TL;DR – To better support women workers, Madam Halimah encouraged employers to implement family-care leave… Psst, when it becomes a norm, then it would be easier to get it turned into a law that says every company must provide such leave!
After an extensive debate, Parliament earlier this year, the White Paper on Singapore Women’s Development as a whole-of-nation plan to build a fairer and more inclusive society was endorsed. It listed 25 action plans to tackle gender equality with a pointed focus on creating fairer workplaces and providing relief to caregivers. Today, are there ways that can help women better balance their personal and work commitments without the judgement that’s often tagged to it?
At a recent dialogue with NTUC Women’s Committee Leaders at the Istana, 29 women unionists joined President Halimah Yacob for the fifth such dialogue to discuss the well-being of workers and challenges they face. There is a lot of data tracking the percentage of women workers in the workforce and their salaries, but that data doesn’t reflect the full picture: It doesn’t capture how women workers feel, and the struggles they face. Given the many roles they play, how can we as a society better support them?
Influencing policies and decisions that affect women and Singapore as a whole
Ms Yeo Wan Ling, the Director of U SME and U Women and Family at NTUC has spoken extensively about support for women in the workplace over the years. She also recently engaged workers at the Women Supporting Women Kick-off Session to understand more about their challenges in their various capacities.
Having spent 33 years of her career in the labour movement, Madam Halimah shared that women unionists have a strong voice both at the workplace and in society to influence policies and decisions that affect women and Singapore as a whole! At the dialogue session, a union leader also highlighted the need for equal workplace opportunities. She said women leaders are critical in ensuring that grievances of female workers are heard, and inequalities are addressed.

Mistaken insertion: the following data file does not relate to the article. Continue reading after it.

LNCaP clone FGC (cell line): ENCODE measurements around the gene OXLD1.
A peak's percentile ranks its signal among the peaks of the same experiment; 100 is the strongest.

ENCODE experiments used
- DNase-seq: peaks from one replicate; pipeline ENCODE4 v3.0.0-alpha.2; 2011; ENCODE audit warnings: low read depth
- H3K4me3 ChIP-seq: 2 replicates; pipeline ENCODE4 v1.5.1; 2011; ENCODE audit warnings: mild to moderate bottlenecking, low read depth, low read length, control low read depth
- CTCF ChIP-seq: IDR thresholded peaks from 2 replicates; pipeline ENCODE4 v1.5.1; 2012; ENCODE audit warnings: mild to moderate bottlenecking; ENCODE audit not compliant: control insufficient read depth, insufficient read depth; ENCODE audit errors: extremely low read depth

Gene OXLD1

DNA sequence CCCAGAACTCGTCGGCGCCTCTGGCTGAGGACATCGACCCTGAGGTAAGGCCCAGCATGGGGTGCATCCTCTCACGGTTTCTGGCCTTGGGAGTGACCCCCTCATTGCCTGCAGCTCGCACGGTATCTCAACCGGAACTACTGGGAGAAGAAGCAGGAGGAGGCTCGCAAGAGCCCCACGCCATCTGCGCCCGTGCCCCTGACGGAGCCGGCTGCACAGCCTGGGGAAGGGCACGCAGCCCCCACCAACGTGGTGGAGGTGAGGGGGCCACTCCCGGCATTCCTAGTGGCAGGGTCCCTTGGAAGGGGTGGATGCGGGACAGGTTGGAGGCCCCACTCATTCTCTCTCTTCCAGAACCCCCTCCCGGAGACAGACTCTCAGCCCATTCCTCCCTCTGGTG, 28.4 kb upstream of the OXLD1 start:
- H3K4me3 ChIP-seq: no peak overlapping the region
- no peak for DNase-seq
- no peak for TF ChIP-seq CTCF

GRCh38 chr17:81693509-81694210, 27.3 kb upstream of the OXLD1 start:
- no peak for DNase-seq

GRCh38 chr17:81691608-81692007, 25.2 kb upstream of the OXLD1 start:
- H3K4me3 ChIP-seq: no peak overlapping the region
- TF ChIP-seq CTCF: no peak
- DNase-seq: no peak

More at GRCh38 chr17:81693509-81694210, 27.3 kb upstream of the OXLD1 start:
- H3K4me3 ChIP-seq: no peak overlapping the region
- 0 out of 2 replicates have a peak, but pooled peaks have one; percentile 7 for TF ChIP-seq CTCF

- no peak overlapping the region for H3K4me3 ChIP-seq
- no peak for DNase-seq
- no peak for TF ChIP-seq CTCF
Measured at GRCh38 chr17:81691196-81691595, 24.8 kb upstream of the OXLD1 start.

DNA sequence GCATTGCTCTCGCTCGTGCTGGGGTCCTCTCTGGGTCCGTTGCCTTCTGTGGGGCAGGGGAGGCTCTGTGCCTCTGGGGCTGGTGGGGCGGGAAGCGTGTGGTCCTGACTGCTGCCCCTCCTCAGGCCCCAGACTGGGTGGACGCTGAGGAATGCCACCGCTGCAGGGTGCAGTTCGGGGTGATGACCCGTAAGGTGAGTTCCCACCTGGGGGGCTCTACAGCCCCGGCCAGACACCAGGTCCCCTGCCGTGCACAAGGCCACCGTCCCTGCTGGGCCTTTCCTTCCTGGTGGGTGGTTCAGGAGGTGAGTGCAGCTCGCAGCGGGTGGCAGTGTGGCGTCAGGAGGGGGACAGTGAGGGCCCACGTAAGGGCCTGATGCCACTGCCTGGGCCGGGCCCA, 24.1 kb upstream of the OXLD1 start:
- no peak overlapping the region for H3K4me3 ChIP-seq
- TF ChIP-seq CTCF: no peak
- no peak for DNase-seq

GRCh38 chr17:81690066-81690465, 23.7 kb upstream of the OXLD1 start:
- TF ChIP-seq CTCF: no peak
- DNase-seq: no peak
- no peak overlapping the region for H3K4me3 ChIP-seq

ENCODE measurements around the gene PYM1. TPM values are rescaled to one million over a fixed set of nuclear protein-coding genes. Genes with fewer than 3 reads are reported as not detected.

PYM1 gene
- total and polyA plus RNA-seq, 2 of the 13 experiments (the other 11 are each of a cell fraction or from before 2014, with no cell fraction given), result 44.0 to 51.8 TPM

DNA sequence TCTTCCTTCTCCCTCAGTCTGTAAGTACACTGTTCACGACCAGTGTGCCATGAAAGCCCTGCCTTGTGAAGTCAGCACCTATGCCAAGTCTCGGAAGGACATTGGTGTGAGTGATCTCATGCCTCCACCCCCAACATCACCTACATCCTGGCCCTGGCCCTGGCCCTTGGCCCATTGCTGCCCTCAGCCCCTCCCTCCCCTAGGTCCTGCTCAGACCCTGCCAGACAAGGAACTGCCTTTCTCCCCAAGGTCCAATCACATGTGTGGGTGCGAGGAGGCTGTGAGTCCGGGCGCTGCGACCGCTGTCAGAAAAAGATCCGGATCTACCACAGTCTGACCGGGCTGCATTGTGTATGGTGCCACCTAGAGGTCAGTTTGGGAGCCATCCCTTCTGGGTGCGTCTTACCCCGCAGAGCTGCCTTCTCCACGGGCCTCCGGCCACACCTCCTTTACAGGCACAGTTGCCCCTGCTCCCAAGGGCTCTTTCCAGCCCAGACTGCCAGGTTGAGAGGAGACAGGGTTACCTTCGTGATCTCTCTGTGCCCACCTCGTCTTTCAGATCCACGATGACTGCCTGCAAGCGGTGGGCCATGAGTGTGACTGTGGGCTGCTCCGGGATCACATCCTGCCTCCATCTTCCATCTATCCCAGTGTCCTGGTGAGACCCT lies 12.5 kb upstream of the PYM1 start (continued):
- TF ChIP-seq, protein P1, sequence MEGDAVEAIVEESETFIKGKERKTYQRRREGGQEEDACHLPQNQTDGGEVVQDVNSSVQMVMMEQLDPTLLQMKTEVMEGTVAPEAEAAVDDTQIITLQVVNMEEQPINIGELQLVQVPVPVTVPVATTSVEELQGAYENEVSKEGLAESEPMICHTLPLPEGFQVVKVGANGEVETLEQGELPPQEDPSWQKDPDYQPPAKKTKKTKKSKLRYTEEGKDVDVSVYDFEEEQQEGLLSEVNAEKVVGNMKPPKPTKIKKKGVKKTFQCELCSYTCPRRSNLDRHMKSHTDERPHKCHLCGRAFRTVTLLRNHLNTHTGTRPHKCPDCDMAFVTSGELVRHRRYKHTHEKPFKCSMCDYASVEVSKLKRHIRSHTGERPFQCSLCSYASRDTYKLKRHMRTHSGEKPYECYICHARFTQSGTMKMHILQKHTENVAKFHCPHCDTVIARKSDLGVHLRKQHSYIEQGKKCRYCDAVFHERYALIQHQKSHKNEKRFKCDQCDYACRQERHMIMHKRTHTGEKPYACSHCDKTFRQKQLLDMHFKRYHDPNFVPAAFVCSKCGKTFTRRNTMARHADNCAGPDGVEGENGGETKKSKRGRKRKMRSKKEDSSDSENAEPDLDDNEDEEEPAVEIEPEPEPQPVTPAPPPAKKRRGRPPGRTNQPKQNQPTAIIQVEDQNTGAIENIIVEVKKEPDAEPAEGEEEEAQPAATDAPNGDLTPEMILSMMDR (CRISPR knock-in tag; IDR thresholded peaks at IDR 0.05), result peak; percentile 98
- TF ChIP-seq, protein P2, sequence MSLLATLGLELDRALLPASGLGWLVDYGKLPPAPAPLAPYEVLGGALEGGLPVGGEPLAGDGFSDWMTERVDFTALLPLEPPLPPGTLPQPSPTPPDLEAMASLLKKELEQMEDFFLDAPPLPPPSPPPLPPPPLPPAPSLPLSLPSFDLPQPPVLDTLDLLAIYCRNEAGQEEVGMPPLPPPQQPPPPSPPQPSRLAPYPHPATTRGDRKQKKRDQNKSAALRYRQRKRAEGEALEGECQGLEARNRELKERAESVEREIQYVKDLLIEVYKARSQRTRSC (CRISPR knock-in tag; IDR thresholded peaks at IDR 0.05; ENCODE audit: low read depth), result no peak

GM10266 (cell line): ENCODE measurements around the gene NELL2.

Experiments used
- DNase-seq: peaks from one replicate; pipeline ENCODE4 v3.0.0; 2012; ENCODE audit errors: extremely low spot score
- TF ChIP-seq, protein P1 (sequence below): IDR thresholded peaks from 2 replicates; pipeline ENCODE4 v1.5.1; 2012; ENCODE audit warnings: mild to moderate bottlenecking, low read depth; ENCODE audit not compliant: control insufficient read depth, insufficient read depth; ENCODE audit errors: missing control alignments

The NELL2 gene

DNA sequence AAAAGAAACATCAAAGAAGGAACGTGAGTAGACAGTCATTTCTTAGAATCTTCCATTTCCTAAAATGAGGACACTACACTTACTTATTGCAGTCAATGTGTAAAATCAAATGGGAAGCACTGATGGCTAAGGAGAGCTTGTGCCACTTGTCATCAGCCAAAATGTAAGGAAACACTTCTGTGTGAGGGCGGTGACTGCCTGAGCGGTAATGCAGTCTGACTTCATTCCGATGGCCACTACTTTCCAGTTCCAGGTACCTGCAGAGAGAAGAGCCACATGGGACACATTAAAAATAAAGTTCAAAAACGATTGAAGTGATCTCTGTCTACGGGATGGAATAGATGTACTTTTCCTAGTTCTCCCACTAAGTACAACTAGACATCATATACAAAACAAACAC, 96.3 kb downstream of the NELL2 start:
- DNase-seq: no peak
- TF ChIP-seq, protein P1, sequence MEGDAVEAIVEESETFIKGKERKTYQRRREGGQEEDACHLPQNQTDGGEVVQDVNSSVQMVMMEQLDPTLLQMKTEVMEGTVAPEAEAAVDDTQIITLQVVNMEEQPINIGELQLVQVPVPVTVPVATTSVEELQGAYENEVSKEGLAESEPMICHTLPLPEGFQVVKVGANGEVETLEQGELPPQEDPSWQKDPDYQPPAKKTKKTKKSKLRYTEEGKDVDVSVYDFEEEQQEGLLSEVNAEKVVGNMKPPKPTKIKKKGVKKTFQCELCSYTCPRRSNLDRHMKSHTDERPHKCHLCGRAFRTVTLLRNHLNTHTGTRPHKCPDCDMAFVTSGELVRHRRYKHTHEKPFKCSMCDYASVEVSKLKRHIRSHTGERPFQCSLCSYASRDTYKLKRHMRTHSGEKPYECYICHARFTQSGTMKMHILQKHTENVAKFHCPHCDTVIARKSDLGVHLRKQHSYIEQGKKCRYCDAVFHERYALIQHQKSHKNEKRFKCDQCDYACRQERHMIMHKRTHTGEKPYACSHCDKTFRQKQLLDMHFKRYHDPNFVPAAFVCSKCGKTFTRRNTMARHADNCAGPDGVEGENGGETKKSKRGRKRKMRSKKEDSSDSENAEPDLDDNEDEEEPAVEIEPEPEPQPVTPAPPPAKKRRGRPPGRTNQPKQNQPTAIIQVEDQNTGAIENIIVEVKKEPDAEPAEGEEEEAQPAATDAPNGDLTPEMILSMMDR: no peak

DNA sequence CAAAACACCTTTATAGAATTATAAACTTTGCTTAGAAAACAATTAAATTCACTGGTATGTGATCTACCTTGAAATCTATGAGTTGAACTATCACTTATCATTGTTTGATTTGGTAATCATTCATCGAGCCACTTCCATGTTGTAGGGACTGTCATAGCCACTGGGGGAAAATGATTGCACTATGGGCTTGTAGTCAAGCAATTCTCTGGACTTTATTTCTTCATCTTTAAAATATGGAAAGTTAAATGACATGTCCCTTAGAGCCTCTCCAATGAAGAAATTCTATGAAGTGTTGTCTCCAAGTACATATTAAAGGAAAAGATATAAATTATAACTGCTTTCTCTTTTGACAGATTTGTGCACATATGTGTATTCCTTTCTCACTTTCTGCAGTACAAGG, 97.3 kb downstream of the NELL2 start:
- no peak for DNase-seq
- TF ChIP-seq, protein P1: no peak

“We need to change the mindset about how people look at men and women. For instance, caregiving roles and domestic work are still very much under the purview of women,” she added.
“People need to be able to continue being mothers and daughters.”
Family Care Leave – Will this help caregivers who are workers too?
Another union leader said caregiving could also affect working women. Indeed, the need to take time off work (for caregiving responsibilities) can lead to lags in work experience and career progression, and consequently, earnings for many women.
Madam Halimah said caregiving should be a shared responsibility, and employers have an important role to play as well.
She encouraged employers to implement family-care leave, which provides employees time off to care for loved ones, in workplaces. “When more employers do so and it becomes a norm, then it would be easier to get it turned into a law that says every company must provide such leave,” she added. Madam Halimah said she hopes to see more understanding employers who are supportive of workers with caregiving responsibilities. If you ask me, the situation is much better today than it was decades ago, but we really should look at the facts on the ground now, and see how we can make things better.
Everyone should have equal opportunities at work, where promotions are based on merit. Building family-friendly workplaces can be part of the journey. Well, I’d say yes. It will definitely eradicate any unconscious biases by management! Agree? If you have any input on how we can make workplaces more family-friendly, do share!